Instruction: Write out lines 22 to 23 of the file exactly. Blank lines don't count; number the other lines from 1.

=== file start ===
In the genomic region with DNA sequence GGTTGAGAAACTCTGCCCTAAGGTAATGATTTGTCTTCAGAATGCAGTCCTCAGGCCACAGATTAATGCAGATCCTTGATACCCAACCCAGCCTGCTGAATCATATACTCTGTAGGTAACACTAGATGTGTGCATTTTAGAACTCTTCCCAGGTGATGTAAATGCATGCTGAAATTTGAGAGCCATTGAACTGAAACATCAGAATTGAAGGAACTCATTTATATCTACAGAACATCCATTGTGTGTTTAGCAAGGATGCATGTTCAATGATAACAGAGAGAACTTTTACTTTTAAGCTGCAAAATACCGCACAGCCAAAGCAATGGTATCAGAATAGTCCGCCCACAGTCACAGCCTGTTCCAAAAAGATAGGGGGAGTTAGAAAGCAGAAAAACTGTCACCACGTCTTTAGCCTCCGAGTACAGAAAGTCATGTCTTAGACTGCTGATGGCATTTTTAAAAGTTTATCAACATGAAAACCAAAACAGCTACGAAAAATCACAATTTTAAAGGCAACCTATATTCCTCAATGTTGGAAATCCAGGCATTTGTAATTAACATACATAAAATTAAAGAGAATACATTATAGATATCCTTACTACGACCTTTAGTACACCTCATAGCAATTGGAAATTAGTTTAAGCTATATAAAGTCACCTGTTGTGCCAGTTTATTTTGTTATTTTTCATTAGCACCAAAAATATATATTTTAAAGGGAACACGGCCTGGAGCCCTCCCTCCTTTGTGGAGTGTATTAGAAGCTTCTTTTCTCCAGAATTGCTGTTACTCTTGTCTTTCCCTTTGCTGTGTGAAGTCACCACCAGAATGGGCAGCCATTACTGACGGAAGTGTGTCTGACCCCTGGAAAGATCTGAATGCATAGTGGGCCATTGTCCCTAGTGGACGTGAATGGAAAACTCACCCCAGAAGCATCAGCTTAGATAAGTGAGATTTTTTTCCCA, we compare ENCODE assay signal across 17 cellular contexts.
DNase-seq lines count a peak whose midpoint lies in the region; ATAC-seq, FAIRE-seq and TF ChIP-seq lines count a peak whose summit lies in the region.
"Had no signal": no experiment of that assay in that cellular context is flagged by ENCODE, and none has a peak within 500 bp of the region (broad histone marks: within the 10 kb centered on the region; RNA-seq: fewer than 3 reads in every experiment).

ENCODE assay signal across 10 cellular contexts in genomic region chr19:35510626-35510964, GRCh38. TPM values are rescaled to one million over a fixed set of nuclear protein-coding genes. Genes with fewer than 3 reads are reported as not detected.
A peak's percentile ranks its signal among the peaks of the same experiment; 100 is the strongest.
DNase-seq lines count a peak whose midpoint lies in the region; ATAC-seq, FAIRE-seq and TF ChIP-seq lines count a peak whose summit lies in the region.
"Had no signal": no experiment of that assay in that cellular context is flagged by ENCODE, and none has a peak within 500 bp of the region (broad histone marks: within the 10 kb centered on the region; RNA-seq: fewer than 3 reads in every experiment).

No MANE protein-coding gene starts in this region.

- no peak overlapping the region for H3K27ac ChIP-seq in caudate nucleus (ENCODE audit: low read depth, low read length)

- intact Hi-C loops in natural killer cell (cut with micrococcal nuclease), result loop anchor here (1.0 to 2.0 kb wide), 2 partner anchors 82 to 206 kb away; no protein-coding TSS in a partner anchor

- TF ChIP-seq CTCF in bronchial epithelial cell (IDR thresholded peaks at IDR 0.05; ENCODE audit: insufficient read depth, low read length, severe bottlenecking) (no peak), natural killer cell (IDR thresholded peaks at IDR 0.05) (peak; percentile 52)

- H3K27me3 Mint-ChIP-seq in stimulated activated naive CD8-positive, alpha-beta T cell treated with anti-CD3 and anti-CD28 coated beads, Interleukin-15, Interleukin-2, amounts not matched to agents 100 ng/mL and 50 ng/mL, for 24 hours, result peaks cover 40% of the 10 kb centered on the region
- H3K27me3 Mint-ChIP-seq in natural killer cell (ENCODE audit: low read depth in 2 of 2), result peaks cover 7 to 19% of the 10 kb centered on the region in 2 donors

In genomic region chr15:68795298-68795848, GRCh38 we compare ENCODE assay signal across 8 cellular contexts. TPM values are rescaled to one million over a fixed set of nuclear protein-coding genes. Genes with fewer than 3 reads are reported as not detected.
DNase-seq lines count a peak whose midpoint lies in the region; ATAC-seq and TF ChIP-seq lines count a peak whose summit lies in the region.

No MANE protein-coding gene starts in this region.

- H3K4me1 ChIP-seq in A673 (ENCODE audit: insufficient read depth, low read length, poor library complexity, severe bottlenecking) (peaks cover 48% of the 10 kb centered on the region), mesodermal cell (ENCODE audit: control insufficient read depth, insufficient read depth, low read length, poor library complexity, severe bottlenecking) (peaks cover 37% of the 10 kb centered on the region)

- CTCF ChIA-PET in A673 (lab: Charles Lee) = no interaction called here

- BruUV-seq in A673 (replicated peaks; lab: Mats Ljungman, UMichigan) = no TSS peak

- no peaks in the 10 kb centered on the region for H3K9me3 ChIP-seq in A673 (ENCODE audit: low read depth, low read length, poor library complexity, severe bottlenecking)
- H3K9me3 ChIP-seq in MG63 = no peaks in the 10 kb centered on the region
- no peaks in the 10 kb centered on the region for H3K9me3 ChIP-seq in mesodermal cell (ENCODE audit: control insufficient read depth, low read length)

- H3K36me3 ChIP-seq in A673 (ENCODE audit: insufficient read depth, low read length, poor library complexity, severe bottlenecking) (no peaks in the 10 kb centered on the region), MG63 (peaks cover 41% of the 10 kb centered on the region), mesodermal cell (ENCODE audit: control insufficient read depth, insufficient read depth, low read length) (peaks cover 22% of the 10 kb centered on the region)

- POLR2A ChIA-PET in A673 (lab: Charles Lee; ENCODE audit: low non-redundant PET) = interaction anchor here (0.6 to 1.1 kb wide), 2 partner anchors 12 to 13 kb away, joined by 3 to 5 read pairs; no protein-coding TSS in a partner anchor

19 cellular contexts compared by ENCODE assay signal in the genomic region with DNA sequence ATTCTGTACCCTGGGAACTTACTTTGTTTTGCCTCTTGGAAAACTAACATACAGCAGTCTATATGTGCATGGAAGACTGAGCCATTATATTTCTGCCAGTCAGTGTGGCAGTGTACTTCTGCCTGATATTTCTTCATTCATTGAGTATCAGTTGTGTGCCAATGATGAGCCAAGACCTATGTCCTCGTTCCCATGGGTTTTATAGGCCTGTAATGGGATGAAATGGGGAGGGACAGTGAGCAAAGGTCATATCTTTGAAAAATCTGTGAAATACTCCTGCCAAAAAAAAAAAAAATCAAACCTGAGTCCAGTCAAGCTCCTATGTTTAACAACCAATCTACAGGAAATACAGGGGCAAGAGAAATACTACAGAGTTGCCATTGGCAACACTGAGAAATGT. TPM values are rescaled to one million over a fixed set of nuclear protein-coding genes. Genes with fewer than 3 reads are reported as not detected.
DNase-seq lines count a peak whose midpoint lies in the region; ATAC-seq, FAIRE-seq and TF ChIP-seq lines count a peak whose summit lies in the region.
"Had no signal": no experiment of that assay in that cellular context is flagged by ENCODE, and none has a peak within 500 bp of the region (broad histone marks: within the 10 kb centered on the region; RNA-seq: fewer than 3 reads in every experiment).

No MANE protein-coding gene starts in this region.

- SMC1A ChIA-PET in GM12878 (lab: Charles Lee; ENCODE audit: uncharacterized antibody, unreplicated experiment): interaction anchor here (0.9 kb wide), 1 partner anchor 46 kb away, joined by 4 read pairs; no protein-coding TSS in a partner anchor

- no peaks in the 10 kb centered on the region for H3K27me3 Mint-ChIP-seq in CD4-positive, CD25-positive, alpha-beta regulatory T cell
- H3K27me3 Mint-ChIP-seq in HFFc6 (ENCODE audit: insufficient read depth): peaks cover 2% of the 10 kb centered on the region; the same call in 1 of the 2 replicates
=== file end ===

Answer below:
- no peaks in the 10 kb centered on the region for H3K9me3 ChIP-seq in mesodermal cell (ENCODE audit: control insufficient read depth, low read length)

- H3K36me3 ChIP-seq in A673 (ENCODE audit: insufficient read depth, low read length, poor library complexity, severe bottlenecking) (no peaks in the 10 kb centered on the region), MG63 (peaks cover 41% of the 10 kb centered on the region), mesodermal cell (ENCODE audit: control insufficient read depth, insufficient read depth, low read length) (peaks cover 22% of the 10 kb centered on the region)